Lawmakers outraged over a second annual “Sex Week” at the University of Tennessee have condemned the event’s organizers and threatened to eliminate funding for guest speakers at public institutions.
The March 2-7 campus event will feature relationship workshops, a sex trivia game, and discussions about pornography, transgender sexuality, and so-called “hookup culture.”
Last year’s inaugural event, which featured a lesbian bondage expert and drag show, so upset Rep. Richard Floyd (R-Chattanooga) that he introduced a nonbinding House resolution condemning the event and its organizers.
UT administrators dropped all state tax funding for the $25,000 event, which is sponsored by Sexual Empowerment and Awareness at Tennessee, but that still wasn’t enough to placate Floyd, who this year introduced a nonbinding joint resolution to condemn Sex Week and its organizers.
“People in my district are fed up with the perversion,” Floyd said last week. “If those people who organize this thing want to have it, hey, let them get off campus. They can go out there in a field full of sheep if they want to and have all the Sex Week they want.”
But Floyd’s symbolic gesture wasn’t enough for state lawmakers, who have proposed a pair of bills in the Tennessee General Assembly that would dramatically alter the way student fees are allocated for guest speakers at all public institutions.
The UT event is funded through student activity fees that university officials said amounted to about 21 cents per student, in additional to about $5,500 in private funding.
An anti-Sex Week legislator said he regretted the changes could affect students at other schools, but he said lawmakers were not to blame if guest speakers were eliminated throughout the state.
“I’m sorry if [University of Tennessee-Chattanooga] students feel the impact on it, but they need to focus on where the cause of this is,” said Sen. Todd Gardenhire (R-Chattanooga).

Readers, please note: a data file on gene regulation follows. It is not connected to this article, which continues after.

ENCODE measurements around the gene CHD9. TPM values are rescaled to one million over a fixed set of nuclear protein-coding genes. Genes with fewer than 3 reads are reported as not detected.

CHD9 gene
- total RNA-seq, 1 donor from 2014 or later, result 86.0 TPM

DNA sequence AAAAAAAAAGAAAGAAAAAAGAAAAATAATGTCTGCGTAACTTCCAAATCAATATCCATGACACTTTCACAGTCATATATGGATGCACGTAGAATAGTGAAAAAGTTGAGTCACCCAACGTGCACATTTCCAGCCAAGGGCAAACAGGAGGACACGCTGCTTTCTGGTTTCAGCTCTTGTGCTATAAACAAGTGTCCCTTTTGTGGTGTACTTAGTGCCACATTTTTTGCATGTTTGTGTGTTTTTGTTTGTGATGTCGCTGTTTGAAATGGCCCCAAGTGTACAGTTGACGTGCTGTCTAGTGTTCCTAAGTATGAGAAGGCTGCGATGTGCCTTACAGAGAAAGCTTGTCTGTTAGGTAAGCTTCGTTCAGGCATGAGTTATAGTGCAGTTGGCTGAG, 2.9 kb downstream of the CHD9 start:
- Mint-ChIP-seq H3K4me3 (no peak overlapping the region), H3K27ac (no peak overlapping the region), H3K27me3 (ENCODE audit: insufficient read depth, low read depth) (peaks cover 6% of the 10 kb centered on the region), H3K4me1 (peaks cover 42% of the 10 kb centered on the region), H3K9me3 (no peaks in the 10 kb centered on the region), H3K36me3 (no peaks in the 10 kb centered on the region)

The first bill, which Gardenhire calls “the compromise,” would force public institutions to award funding for guest speakers based on the size of student organizations.
If that measure fails, Gardenhire threatened to drop “the hammer” – which would prohibit any institutional revenue sources, including student activity fees, from funding guest speakers at all public colleges and universities in Tennessee.
Gardenhire said both measures were intended to politically balance content that students pay for through fees collected by public institutions.
The student government president at UTC said tying fund allocation to group membership would dilute the diversity of campus programming and diminish educational opportunities.
“I believe that higher education should force you to challenge your views,” said Robert Fisher, president of UTC’s Student Government Association. “That’s part of the experience. It’s a part of intellectual honesty, giving yourself the chance to hear what you don’t want to hear as well.”
Watch this video report posted online by the Chattanooga Times Free Press:
[Image: A woman with a condom on her finger via Shutterstock]
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